It also includes a headphone port for direct monitoring, which is both good and bad. Direct monitoring is really important, however if you have the volume turned up too loud you can get crossover, where the audio coming from your headphones bleeds over into the mic signal. This can ruin a double ender podcast recording. If you’re going to use the headphone port directly on your mic, make sure and turn it down pretty low to avoid crossover!

Test Recordings

Here are some tests I recorded for comparison. This is hardly scientific, but should give you a sense of what the different mics sound like with my voice. For the XLR tests, I used two different interfaces:

Onyx Blackjack USB audio interface

At only $99 The Blackjack is the interface I recommend to folks who need an audio interface for basic needs. I upgraded to the Apollo in order to consolidate some other hardware I had, and it doubles as a great guitar interface as well. Truly a great piece of gear, but totally overkill for a hobbyist.

Also, keep in mind that I am recording in a small office room with six large sound absorbing panels, a few pieces of furniture, and a rug. Conditions in this room are pretty great for recording.

The Results

  • Audio Technica AT2020 USB Condenser mic

    The AT2020 is a bit louder by default, and it picks up a lot of background noise. You can actually hear my dog barking on the other side of the house in this clip.

  • Audio Technica ATR2100 USB/XLR Dynamic Mic - Connected via USB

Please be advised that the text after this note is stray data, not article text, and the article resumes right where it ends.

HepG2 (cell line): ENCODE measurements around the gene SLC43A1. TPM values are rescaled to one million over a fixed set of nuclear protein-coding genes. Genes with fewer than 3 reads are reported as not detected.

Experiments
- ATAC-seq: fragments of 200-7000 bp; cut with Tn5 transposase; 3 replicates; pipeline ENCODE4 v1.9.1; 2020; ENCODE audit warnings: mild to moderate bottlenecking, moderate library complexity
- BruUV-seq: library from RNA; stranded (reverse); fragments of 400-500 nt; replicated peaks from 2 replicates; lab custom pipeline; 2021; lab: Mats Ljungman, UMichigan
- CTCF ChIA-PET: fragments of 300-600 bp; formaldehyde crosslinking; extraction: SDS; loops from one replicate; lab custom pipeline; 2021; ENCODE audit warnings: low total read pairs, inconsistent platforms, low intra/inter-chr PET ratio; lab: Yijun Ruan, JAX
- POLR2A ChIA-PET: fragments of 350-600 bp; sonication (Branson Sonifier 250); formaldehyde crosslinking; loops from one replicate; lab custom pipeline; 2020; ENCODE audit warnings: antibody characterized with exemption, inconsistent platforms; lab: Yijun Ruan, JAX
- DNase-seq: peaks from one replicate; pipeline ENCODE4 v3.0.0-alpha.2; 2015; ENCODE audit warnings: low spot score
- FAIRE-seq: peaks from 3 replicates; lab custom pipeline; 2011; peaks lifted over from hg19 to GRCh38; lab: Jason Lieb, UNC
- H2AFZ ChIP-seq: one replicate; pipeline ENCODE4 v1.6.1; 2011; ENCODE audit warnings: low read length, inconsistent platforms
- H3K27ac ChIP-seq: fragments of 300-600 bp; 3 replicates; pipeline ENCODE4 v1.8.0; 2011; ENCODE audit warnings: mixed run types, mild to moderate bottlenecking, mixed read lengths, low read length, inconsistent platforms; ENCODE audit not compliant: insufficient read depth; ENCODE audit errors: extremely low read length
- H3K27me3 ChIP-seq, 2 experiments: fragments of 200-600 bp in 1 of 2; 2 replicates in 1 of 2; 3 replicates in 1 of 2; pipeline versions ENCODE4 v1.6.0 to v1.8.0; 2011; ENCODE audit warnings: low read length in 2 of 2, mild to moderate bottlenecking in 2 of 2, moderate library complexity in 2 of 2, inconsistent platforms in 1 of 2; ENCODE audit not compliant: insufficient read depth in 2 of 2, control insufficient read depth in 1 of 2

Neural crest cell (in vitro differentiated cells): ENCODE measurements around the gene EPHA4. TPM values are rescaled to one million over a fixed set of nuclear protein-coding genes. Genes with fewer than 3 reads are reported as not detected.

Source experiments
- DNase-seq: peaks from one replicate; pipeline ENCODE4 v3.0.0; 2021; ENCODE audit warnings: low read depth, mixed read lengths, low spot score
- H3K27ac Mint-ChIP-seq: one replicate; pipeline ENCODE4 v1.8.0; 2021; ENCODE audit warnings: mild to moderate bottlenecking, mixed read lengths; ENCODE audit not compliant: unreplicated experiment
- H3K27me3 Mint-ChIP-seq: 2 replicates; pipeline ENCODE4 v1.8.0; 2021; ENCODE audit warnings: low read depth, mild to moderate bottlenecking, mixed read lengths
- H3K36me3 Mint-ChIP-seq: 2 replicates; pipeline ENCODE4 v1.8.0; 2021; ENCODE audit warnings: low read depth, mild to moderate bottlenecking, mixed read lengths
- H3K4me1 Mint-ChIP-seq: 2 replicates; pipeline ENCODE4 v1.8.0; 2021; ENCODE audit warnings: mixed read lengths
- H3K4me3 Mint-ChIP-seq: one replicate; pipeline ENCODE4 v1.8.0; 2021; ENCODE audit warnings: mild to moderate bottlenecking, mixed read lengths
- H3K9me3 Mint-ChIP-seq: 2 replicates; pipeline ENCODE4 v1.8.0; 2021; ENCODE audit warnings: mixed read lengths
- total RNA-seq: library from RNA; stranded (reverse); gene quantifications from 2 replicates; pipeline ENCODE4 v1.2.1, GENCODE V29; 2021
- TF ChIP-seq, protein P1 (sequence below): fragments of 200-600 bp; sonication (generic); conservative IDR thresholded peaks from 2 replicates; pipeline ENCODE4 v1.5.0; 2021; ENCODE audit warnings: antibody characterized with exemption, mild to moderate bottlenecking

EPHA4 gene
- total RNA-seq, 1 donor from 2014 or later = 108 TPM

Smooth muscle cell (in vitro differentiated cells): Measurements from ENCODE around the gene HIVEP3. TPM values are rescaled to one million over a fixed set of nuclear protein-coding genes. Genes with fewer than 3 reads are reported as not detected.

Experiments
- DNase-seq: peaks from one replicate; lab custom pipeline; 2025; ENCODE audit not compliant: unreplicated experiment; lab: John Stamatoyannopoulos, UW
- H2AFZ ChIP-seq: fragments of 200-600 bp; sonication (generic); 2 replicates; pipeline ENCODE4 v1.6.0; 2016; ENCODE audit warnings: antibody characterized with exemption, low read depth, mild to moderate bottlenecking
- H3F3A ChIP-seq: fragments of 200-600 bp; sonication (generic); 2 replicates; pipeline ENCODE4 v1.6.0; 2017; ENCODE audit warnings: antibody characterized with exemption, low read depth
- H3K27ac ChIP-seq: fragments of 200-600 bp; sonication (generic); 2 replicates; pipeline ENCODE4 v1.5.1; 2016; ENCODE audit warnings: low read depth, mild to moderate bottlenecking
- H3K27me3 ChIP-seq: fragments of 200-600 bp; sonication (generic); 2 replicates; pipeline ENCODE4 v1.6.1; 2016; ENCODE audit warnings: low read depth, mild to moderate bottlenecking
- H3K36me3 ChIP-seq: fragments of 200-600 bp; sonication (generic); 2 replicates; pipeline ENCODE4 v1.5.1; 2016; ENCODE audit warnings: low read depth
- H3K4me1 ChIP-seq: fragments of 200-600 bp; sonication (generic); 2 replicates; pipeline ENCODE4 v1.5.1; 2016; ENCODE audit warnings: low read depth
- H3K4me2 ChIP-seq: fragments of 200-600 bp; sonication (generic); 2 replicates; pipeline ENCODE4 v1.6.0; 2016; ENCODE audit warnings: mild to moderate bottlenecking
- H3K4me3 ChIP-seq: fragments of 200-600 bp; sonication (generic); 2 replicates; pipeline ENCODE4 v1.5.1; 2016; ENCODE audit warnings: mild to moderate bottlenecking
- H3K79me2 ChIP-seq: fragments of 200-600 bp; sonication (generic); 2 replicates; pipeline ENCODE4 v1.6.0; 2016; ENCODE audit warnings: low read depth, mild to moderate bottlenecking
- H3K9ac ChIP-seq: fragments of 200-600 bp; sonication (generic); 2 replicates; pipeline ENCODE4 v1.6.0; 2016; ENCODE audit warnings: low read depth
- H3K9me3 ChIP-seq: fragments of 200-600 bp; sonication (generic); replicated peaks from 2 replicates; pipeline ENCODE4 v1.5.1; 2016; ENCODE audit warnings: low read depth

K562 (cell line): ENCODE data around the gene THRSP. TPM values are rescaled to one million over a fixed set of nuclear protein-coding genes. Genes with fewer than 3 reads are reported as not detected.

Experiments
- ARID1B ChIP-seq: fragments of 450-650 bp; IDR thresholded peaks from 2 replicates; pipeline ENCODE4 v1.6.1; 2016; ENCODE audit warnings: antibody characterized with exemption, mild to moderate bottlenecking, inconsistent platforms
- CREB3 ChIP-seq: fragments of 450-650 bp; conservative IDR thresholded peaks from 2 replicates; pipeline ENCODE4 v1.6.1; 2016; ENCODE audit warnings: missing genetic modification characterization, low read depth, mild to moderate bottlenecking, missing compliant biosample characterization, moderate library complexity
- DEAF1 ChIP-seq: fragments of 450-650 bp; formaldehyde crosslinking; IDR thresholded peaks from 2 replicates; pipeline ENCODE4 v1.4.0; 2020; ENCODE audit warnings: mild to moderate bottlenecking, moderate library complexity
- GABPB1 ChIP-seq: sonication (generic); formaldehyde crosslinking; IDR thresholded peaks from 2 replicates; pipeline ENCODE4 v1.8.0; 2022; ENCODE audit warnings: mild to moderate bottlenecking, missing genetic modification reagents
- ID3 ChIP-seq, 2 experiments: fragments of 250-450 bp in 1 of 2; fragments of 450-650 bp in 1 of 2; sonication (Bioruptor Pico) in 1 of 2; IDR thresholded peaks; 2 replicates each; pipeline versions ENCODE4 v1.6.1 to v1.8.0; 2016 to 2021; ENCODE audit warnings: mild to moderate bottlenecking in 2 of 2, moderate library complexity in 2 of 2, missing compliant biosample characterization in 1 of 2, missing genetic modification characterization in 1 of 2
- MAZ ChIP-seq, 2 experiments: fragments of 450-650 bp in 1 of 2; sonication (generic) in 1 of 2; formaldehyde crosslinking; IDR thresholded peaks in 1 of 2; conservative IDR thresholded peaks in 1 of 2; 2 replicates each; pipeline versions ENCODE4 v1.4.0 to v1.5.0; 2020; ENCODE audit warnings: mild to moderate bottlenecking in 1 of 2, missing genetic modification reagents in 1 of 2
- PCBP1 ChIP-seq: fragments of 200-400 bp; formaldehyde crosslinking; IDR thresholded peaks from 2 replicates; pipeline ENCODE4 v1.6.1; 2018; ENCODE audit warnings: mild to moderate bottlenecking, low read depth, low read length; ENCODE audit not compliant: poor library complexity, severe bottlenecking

This one shows the ATR2100 connected via USB. This sounds pretty good to my ear. There is some noise present, noticeable compression, and the voice sounds a bit boxy to me, but I think it would suit a podcast or screencast pretty well.

  • Audio Technica ATR2100 USB/XLR Dynamic Mic - Connected via XLR to the Onyx Blackjack

    This one shows the ATR2100 connected via XLR to my audio interface. This is using the relatively transparent UA preamps.

  • Audio Technica ATR2100 USB/XLR Dynamic Mic - Connected via XLR to an Apollo8 Thunderbolt Audio Interface - Standard UA Preamp

    This one shows the ATR2100 connected via XLR to my audio interface. This is using the relatively transparent UA preamps.

  • Audio Technica ATR2100 USB/XLR Dynamic Mic - Connected via XLR to an Apollo8 Thunderbolt Audio Interface - Standard UA Preamp

    This one shows the ATR2100 connected via XLR to my audio interface. This is using the relatively transparent UA preamps.

  • Audio Technica ATR2100 USB/XLR Dynamic Mic - Connected via XLR to an Apollo8 Thunderbolt Audio Interface - Manley Vox Box Unison Preamp

    This one shows the ATR2100 connected via XLR to my audio interface. This is using the Manley Vox Box Unison Preamp, which adds some warmth, compression, and EQ.

  • Heil PR-40 - Connected via XLR to an Apollo 8 Thunderbolt Audio Interface - Manley Vox Box Unison Preamp

    This one is included for reference. It uses my preferred daily microphone and preamp settings.

Conclusion

With these results, I have no problem recommending the ATR2100 to people who are just starting out screencasting. I will certainly be using mine when I travel instead of the AT2020.